Enjoy!

SimonRob & James

References

Resus Council UK; Prehospital Resuscitation

Michael J. Shattock, Michael J. Tipton, 2012, '‘Autonomic conflict’: a different way to die during cold water immersion?',The Journal of Physiology, vol. 590, no. 14, pp. 3219-3230 

Faculty of Pre-Hospital Care and Basics Conference

Nov 8, 2018

We've heard a lot about advanced airway management recently, with some really significant publications over the last few months and in the last few weeks in JAMA we've had another!

Cricoid pressure during emergency anaesthesia and for those at high risk of aspiration has been common place for more than half a century. But it's a topic that has caused quite some debate. On one hand it has the potential to reduce aspiration, a very real and potentially very serious complication of RSI. But on the other it has the potential to hinder the view on laryngoscopy and decrease first pass success.

The founding evidence for cricoid pressure has always been a little soft. In this podcast we look at the background of cricoid pressure and then run through this key paper, discussing the implications it holds for both pre and in-hospital advanced airway management.

As always we'd love to hear any thoughts or comments you have on the website and via twitter, we look forward to hearing from you.

Enjoy!

Simon, Rob & James

References

Effect of Cricoid Pressure Compared With a Sham Procedure in the Rapid Sequence Induction of Anaesthesia: The IRIS Randomized Clinical Trial. Birenbaum A. JAMA Surg 2018

Cricoid pressure to control regurgitation of stomach contents during induction of anaesthesia. Sellick BA Lancet.1961

Safer Prehospital Anaesthesia 2017;AAGBI

JC: Cricoid Pressure and RSI, do we still need it?St Emlyn’s

Cricoid: To press, or not to press?(Hinds and May)

 

Nov 1, 2018

Welcome back to November's Papers Podcast! We've got 3 great papers for you again this month.

First up we take a look at a paper that looks to quantify the amount of experience needed to be a proficient intubator, in this case in arrest. Next we have a look at a paper which shows a significant difference in mortality in cardiac arrest dependant on the intravascular access route used. Finally we have a look a really interesting paper in the dispatch method of a HEMS service which we be of real interest to all those involved in paramedicine and prehospital critical care.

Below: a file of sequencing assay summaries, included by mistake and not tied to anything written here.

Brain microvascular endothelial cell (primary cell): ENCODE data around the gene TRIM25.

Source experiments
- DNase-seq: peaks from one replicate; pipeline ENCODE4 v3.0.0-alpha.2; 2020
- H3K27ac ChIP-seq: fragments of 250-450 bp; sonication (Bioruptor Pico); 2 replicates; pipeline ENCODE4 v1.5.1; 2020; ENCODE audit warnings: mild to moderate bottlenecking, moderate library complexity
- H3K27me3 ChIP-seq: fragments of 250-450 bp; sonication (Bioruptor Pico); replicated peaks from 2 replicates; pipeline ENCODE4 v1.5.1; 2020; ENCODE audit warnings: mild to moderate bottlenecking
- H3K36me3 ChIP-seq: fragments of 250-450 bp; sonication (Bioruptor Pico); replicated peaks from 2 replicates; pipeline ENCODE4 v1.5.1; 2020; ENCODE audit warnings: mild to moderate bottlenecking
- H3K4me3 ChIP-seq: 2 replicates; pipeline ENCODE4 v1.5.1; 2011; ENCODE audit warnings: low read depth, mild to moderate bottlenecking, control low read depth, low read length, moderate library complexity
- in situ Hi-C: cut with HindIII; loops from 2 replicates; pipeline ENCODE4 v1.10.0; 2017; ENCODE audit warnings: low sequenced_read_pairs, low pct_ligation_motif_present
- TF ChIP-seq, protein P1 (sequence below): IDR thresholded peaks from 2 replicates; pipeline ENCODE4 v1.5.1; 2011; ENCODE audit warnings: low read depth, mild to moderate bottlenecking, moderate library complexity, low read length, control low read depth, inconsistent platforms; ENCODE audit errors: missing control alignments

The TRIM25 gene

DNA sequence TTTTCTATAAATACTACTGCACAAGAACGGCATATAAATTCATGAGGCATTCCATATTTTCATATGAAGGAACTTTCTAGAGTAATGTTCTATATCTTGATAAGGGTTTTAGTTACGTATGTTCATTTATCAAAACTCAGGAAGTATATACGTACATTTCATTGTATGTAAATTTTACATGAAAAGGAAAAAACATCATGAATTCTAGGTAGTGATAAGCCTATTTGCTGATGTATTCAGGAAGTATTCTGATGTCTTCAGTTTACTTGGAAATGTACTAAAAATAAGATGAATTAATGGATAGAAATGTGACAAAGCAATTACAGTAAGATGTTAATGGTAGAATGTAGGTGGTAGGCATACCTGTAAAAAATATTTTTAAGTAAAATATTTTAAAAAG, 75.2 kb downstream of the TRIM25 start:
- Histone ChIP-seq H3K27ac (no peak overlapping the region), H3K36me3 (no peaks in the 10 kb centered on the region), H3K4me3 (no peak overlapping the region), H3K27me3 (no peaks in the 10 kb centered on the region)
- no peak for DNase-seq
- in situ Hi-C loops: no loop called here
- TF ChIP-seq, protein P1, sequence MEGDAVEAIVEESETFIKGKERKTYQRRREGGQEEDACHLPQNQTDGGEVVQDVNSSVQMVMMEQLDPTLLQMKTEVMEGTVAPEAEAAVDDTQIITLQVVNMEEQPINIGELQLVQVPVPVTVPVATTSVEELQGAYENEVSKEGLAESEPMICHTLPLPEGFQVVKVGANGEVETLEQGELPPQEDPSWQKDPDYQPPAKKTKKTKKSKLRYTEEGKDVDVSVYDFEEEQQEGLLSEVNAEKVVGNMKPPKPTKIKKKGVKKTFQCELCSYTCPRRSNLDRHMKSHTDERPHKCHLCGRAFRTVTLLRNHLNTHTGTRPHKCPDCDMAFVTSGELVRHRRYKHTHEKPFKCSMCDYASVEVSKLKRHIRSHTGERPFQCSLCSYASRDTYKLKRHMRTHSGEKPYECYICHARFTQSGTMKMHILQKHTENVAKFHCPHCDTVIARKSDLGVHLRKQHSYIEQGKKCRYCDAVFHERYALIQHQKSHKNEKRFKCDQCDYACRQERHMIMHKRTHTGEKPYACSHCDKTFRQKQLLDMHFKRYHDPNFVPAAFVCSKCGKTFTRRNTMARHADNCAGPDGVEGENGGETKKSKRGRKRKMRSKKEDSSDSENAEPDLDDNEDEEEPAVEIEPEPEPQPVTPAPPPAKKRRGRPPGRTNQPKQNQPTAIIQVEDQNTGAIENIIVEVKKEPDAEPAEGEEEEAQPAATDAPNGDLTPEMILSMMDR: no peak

Make sure you take a look at the papers themselves and form your own opinions. We'd love to hear any thoughts and feedback you have.

Enjoy!

Simon & Rob

References & Further Reading

How much experience do rescuers require to achieve successful tracheal intubation during cardiopulmonary resuscitation? Kim SY. Resuscitation.2018

A novel method of non-clinical dispatch is associated with a higher rate of criticalHelicopter Emergency Medical Service intervention. Munro S .Scand J Trauma Resusc Emerg Med.2018

Intraosseous Vascular Access Is Associated With Lower Survival and Neurologic Recovery Among Patients With Out-of-Hospital Cardiac Arrest. Kawano T. Ann Emerg Med.2018

Oct 15, 2018

With bonfire night approaching we thought it would be a good time to have a think about burns.

However burns are a significant issue at all times of year with around 130,000 presentations to UK EDs annually, 10,000 cases are admitted to hospital, 500 of these have severe burns and 200 of these will die. But most importantly intervention that we make can make a big difference to both morbidity and mortality, really affecting outcomes. 

Throughout this episode we'll be covering the essential first responder management, all the way through to the critical care that maybe required for the sickest of burns patients. 

In the podcast we cover

  • Burn type and burn severity

  • The importance of history

  • Assessing burn extent

  • Assessing burn depth

  • The A-E assessment and specifics regarding the burns patient

  • NAI, antibiotics, tetanus cover, analgesia, special circumstances eyes & chemicals

  • Conveyance and destination

As always we'd love to hear any thoughts or comments you have on the website and via twitter, we look forward to hearing from you.

Enjoy!

Simon, Rob & James 

 

References

British Burn Association First Aid Clinical Practice Guidelines

BBA Clinical Practice Guideline for Management of Burn Blisters

BBA Clinical Practice Guideline for Deroofing Burn Blisters

RCEMLearning; Major Trauma, Burns

National Burn Care Referral Guidance

WHO; fact sheet on burns

NHS Standard Contract for Specialised Burns Care (All Ages) Schedule 2- The Services A. Service Specification

LITFL; burns

Clinical review: The critical care management of the burn patient. Jane A Snell. Crit Care 2013

Fluid resuscitation in major burns. Mitra B ANZ J Surg. 2006

How well does the Parkland formula estimate actual fluid resuscitation volumes? Cartotto RC. J Burn Care Rehabil. 2002

Fluid resuscitation management in patients with burns: update. Guilabert P. Br J Anaesth. 2016

ISBI Practice Guidelines for Burn Care 2016

 

Oct 1, 2018

Welcome back to October's Papers Podcast, this month we move airway from advanced airway management and bring you a broad array of papers.

First up we have a look at the relative success of a variety of pharmacological strategies for managing the acutely agitated patient in ED. Next up we have look at the well know CURB-65 score and it's ability to predict the need for critical care interventions. Lastly, we may all feel at times that performing a CT head on those well patients solely because they take anticoagulants may be a little on the excessive side, we review a paper that looks at the yield of positive scans in this cohort.

As ever don't just take our word for it, go and have a look at the papers yourself, we would love to hear any comments or feedback you have.